I didn’t say it is impacting me as now I’m Considered to be sharing the load on those projects I’m meant to be taking on another large project alone so am under pressure. I will speak to line manager but wanted to see if I’m being mean spirited or not First

OP’s posts: |
Cadent Sun 21-Jun-20 07:30:13

It seemed pretty clear to me that OP is being impacted by the colleague doing no work as she works on projects with her. Very frustrating to have to do all the work on a project and share the credit with someone who has done fuck all on it.

mrsbeeton999 Sun 21-Jun-20 07:31:02

I didn’t realise 2 weeks was the minimum- sorry no she took 6 weeks Plus 2 weeks leave meaning she returned when baby was 7 weeks old

OP’s posts: |
LouisLitt1 Sun 21-Jun-20 07:31:53

Nothing you can do. Just document as much as you can in in writing eg updates and actions for shared projects, and keep your manager in the loop.

GinDaddyRedux Sun 21-Jun-20 07:32:11

@Cadent

It's frustrating but easily remedied if people actually spoke to their line managers about their perceptions in a constructive way.

Passive aggressiveness is the worst thing in workplaces when someone feels they've been hard done by but doesn't have the assertiveness to speak up.

Cadent Sun 21-Jun-20 07:35:51

@Gin - yes, in my situation I’ve spoken up repeatedly about it to my manager in a factual way but not much has changed. The colleague in question does seek to make me look like the unreasonable every time things come to a head.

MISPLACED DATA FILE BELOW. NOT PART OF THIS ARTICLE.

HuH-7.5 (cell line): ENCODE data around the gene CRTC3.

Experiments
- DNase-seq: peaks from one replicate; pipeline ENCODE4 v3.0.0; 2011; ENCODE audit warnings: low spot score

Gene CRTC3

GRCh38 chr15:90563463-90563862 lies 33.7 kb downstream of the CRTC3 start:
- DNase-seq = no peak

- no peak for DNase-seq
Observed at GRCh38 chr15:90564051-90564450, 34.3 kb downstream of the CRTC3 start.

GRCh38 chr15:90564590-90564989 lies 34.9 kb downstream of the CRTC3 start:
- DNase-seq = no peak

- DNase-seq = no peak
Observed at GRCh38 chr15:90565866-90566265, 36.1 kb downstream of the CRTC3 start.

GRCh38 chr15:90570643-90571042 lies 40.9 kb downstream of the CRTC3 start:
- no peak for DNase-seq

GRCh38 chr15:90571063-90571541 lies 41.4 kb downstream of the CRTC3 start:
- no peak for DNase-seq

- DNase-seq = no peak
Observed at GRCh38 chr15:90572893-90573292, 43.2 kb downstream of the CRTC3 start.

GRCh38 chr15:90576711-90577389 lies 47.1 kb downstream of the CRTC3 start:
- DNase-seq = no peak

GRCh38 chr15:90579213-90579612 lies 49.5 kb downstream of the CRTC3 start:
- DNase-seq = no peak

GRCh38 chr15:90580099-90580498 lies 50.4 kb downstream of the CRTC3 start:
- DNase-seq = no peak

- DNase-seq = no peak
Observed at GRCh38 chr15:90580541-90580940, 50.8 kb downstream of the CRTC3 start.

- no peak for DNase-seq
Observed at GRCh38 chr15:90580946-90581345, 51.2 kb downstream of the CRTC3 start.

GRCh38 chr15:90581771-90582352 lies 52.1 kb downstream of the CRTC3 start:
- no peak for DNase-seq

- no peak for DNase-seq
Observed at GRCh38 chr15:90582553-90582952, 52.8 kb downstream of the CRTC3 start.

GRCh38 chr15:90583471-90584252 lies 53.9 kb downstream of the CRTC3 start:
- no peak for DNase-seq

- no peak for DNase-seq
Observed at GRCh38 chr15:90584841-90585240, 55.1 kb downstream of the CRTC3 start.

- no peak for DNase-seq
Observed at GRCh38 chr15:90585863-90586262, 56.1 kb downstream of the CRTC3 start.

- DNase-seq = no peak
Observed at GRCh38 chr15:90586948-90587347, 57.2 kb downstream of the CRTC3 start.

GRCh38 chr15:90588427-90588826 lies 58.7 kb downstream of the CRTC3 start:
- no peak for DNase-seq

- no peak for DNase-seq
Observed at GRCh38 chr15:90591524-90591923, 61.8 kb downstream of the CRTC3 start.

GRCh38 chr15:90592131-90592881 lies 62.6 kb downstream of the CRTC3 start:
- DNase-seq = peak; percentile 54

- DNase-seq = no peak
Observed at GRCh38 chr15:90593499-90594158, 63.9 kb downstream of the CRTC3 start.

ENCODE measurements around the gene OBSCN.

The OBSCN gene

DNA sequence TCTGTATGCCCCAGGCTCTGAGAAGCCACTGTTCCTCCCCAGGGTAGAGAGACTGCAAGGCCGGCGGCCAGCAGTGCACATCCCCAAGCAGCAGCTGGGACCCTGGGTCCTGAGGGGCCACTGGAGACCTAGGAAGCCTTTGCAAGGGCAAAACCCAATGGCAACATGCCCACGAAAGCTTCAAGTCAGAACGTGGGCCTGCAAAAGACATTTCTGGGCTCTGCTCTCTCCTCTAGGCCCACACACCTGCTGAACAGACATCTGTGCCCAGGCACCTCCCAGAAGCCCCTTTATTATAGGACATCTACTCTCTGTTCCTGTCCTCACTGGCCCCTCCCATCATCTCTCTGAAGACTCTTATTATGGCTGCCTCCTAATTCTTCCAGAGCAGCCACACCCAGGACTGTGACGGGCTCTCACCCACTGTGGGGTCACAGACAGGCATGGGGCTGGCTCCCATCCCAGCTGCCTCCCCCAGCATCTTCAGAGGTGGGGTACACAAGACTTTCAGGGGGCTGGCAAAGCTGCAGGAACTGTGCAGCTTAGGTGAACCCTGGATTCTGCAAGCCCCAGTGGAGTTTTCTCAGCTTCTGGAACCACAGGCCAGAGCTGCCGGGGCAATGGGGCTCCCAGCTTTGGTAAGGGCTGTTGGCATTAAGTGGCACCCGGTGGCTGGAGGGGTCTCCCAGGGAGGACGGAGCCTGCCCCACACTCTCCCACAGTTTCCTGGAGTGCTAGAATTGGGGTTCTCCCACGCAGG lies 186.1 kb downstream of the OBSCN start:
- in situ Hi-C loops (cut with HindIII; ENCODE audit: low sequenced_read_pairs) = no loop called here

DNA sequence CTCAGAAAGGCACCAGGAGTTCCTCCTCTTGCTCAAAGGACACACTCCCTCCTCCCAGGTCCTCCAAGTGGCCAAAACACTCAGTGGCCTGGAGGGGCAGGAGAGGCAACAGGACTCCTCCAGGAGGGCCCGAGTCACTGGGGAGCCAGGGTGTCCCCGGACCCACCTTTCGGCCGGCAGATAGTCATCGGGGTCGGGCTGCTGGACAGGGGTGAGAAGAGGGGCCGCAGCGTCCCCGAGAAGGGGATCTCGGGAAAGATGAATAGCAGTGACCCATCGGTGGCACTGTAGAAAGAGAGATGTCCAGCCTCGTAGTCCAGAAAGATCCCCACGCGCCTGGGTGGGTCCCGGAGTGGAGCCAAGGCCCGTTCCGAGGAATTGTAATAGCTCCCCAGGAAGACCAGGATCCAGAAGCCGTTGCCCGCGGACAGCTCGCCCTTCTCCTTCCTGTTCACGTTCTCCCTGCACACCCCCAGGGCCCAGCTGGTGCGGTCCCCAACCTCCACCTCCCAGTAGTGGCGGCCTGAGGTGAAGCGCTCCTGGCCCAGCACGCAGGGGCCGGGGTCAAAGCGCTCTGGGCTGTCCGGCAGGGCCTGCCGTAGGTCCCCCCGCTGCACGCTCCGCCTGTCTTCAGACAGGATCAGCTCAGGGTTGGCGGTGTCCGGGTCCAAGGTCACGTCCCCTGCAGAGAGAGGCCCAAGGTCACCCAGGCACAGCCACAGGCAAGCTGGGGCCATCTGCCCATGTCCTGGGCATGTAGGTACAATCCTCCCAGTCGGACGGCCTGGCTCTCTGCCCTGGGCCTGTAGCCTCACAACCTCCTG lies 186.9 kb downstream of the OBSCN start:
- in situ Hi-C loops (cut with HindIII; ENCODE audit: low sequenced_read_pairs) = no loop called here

EL8888 Sun 21-Jun-20 07:39:05

Sounds like she is taking advantage of the situation. If she returns then she needs to do what she is being paid to do. You’re giving a vibe of she wants it both ways. Like others of said, keep your manager informed if she isn’t doing her fair share

Chloemol Sun 21-Jun-20 08:16:00

S she chooses to come back early that’s up to her. However the expectation from work is she must do her job. If she is not then I would simply speak to your manager and hand over your proof, ie late for meetings, not meeting deadlines, not doing her share, how it’s impacting on you and the6 need to deal with it as a under performance issue

Jeezoh Sun 21-Jun-20 08:21:52

There’s 2 seperate issues here - her returning from maternity leave and her meeting the requirements of the role.

Stay well away from the first issue - she has the legal right to return anytime after the statutory time she has to take and is allowed to do this earlier than she previously may have indicated. The second issue is her contribution which you should raise with your manager if it’s impacting your ability to meet your objectives.

SD1978 Sun 21-Jun-20 08:25:11

Not being unreasonable. If you genuinely are picking up more work than is fair then that does need to be addressed. Taking minimal time off as mat leave, isn't your concern (obviously) but if projects are being affected then that needs to be discussed.

Areyouactuallyseriousrightnow Sun 21-Jun-20 08:32:47

Give her a break. I doubt very very much That she wanted to return to work when her baby was tiny, so she’s most likely made the decision to help with job security/financial position at a very precarious time. And as it’s well documented how much more likely Mothers on maternity leave are to be made redundant, and how mothers are discriminated against generally in the workplace her decision is understandable.

Nonetheless it sounds like she is struggling, so Instead of briefing against her, why not contact her directly with your observations and ask what support she might need to get back up to speed on the project work etc.

The bit about being late to calls and dropping in and out sounds petty.